Revised Hydro BiOp Released;
by Bill Rudolph
The revised and possibly final hydro BiOp went public Nov. 30 when NOAA Fisheries Regional Administrator Bob Lohn explained to regional stakeholders that negative effects of federal hydro system operations on ESA-listed fish would be offset by the additional actions proposed in the revised opinion.
It appeared on schedule--the result of a remand process begun last year when Oregon District Court Judge James Redden ruled the 2000 BiOp illegal because of uncertainties in its call for offsite mitigation. However, lawyers on both sides of the original lawsuit [National Wildlife Federation v. NMFS] were putting the finishing touches on a schedule for litigating the revised opinion before Lohn had explained the thinking behind his agency's determination. Environmental and fishing groups are expected to file an amended complaint by Dec. 30.
Before the announcement, federal agencies and their critics had revved up publicity for the event. Two weeks ago, the Corps of Engineers led reporters on a tour of a 1.7 million-pound steel bypass weir that will be bolted to the back of Ice Harbor Dam later this spring to improve juvenile passage survival.
Meanwhile, a coalition of fishing and environmental groups, Save Our Wild Salmon, has been soliciting support from scientists throughout the country in the form of a letter to President Bush criticizing government agencies for not comparing fish survival in the hydro system to survival in a river without any dams. By Nov. 30, they had 250 signatures on a letter that said federal efforts were unlikely to recover the listed stocks, but failed to mention that only four stocks out of 16 listed ESUs in the Northwest were affected at all by the four lower Snake dams long targeted for removal by the coalition.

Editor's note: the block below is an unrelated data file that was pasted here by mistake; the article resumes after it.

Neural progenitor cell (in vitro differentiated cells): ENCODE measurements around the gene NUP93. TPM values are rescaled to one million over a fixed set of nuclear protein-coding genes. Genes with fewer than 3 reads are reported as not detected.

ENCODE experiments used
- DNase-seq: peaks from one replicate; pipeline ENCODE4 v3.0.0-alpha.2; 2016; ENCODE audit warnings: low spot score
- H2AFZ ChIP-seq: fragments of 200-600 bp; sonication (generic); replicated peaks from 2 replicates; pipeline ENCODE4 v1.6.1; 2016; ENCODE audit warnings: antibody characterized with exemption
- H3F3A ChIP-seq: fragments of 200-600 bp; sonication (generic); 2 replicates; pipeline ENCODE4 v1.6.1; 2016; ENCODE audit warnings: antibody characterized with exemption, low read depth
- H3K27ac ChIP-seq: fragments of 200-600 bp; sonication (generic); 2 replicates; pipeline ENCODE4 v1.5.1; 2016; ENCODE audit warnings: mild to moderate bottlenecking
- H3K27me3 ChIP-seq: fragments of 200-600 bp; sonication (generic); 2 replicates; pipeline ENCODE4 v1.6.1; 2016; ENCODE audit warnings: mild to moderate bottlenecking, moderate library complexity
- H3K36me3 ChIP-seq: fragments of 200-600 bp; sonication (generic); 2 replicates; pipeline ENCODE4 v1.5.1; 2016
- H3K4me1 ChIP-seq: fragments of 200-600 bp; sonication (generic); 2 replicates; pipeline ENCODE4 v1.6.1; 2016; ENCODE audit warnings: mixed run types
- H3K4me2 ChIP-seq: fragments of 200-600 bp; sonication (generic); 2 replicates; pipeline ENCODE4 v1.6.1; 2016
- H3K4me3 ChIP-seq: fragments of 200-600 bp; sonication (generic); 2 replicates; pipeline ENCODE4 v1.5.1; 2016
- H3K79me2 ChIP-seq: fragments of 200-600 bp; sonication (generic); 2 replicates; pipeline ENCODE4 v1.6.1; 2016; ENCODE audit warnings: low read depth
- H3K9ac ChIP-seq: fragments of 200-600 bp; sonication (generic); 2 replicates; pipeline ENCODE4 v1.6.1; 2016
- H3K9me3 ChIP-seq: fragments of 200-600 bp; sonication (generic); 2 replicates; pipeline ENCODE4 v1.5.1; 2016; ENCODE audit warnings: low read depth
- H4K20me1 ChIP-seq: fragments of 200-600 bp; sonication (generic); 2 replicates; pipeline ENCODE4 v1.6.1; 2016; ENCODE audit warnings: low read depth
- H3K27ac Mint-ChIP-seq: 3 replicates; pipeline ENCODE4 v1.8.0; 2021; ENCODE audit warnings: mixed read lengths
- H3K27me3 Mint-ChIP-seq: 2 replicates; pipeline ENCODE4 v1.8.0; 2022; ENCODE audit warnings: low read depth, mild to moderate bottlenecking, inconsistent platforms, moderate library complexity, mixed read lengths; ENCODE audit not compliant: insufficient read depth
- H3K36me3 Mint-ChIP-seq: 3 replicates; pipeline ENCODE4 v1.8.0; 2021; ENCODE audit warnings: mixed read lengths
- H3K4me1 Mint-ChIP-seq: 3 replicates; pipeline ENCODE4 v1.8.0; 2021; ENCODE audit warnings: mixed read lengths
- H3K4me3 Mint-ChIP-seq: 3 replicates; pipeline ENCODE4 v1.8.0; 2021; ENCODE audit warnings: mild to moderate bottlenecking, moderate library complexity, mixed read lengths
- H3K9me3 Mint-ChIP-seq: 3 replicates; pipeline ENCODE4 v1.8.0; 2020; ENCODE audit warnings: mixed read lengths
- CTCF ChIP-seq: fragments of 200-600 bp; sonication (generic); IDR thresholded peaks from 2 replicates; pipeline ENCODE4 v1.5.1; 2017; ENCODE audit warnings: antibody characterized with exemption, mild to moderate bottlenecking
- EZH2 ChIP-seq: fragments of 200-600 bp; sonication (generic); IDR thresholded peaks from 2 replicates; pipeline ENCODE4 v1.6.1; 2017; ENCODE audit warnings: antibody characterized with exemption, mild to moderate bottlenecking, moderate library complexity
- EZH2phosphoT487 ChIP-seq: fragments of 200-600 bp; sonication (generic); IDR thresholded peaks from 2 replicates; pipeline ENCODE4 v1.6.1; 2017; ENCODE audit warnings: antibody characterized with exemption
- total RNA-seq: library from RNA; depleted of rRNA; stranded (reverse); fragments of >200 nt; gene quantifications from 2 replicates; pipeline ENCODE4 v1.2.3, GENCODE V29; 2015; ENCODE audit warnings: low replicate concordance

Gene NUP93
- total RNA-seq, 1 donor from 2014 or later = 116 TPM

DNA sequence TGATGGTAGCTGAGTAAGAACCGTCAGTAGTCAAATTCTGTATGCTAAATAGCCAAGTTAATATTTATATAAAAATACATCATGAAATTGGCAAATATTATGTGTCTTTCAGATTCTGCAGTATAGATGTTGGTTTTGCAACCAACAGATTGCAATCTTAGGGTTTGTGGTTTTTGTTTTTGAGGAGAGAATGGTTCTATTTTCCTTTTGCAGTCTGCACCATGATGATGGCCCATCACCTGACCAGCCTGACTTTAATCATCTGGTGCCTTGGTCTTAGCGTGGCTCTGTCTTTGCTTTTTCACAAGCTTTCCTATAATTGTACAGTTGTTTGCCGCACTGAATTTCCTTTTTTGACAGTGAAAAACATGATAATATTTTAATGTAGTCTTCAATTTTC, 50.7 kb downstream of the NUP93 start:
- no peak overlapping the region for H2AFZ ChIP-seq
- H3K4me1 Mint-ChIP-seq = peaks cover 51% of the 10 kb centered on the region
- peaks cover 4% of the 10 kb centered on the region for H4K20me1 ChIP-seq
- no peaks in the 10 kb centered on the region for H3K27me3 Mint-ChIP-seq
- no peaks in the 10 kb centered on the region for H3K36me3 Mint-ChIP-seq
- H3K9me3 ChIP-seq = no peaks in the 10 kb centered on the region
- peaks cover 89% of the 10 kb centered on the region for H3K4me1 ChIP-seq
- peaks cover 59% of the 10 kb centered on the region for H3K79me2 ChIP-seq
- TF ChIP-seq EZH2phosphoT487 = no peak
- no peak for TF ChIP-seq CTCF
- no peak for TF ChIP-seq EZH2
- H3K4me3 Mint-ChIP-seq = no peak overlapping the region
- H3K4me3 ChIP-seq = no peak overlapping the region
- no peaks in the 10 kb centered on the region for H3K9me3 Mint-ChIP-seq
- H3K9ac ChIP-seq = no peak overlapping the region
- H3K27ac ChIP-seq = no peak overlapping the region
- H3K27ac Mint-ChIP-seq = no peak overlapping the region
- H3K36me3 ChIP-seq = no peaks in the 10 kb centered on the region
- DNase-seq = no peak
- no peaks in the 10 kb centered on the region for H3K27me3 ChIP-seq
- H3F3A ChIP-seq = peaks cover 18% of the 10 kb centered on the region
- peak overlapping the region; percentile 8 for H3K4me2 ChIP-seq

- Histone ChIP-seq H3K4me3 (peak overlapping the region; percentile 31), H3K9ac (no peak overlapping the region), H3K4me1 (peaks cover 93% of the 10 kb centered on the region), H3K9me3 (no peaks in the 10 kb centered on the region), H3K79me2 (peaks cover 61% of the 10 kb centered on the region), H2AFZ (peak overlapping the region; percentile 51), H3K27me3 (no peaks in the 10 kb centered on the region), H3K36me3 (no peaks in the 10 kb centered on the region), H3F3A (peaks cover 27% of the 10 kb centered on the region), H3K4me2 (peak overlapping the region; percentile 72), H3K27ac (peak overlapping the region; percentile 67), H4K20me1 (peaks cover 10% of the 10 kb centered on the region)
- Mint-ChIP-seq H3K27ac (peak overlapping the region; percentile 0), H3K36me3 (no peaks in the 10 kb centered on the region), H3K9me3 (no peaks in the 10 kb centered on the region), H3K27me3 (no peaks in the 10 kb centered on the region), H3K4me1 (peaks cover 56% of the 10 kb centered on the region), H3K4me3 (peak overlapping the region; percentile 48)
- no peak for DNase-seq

Limited Scope for New Analysis
Lohn used the BiOp announcement to counter critics who found fault with the agency's new framework analysis. The revised BiOp compares the proposed action to a theoretical "reference" hydro operation maxed out for fish, and leaves out adverse effects on fish from the dam's existence. Lohn said his agency believes the new approach "is consistent with existence, law and standards used in federal biological opinions across the country."